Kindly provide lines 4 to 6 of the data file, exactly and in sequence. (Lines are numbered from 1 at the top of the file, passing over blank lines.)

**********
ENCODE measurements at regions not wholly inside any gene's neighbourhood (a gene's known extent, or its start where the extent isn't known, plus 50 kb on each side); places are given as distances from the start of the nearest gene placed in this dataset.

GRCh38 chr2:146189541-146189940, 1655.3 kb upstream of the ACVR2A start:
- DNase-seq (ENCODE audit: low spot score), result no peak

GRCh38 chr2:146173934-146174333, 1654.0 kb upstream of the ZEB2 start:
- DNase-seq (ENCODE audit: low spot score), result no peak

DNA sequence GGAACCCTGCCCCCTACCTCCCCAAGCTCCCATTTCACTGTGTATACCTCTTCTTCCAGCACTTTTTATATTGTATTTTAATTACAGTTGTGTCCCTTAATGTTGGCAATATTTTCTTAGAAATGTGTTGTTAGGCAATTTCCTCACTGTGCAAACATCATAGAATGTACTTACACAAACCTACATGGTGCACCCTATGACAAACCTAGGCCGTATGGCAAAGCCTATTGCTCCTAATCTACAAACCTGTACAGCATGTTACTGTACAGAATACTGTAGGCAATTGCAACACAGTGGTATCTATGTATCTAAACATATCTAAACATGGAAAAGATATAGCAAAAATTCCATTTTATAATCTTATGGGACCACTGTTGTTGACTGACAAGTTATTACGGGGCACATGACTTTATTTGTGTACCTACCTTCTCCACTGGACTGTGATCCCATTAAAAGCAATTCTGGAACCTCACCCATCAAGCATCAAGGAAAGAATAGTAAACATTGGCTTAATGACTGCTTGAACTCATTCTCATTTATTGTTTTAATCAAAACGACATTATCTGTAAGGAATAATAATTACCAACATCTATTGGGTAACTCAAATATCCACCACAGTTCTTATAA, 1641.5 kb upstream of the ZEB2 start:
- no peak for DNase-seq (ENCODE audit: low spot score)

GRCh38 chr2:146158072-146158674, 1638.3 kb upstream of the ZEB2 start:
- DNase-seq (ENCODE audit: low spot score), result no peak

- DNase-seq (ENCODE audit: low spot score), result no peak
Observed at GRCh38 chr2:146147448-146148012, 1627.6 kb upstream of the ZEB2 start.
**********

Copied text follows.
GRCh38 chr2:146173934-146174333, 1654.0 kb upstream of the ZEB2 start:
- DNase-seq (ENCODE audit: low spot score), result no peak

DNA sequence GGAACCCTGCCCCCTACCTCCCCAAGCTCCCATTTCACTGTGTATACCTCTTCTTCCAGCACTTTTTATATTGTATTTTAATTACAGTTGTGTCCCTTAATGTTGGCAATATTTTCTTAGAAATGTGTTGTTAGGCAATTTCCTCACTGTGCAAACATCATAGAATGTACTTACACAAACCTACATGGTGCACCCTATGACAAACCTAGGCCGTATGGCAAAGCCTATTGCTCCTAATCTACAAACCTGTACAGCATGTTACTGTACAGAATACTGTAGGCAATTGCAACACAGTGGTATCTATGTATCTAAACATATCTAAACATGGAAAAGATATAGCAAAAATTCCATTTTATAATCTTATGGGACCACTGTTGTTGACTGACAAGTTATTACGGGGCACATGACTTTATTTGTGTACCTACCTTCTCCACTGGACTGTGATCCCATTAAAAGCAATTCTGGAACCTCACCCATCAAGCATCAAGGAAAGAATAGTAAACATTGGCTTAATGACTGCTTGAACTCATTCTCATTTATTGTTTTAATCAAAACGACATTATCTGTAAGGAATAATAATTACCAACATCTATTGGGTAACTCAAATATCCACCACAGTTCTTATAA, 1641.5 kb upstream of the ZEB2 start: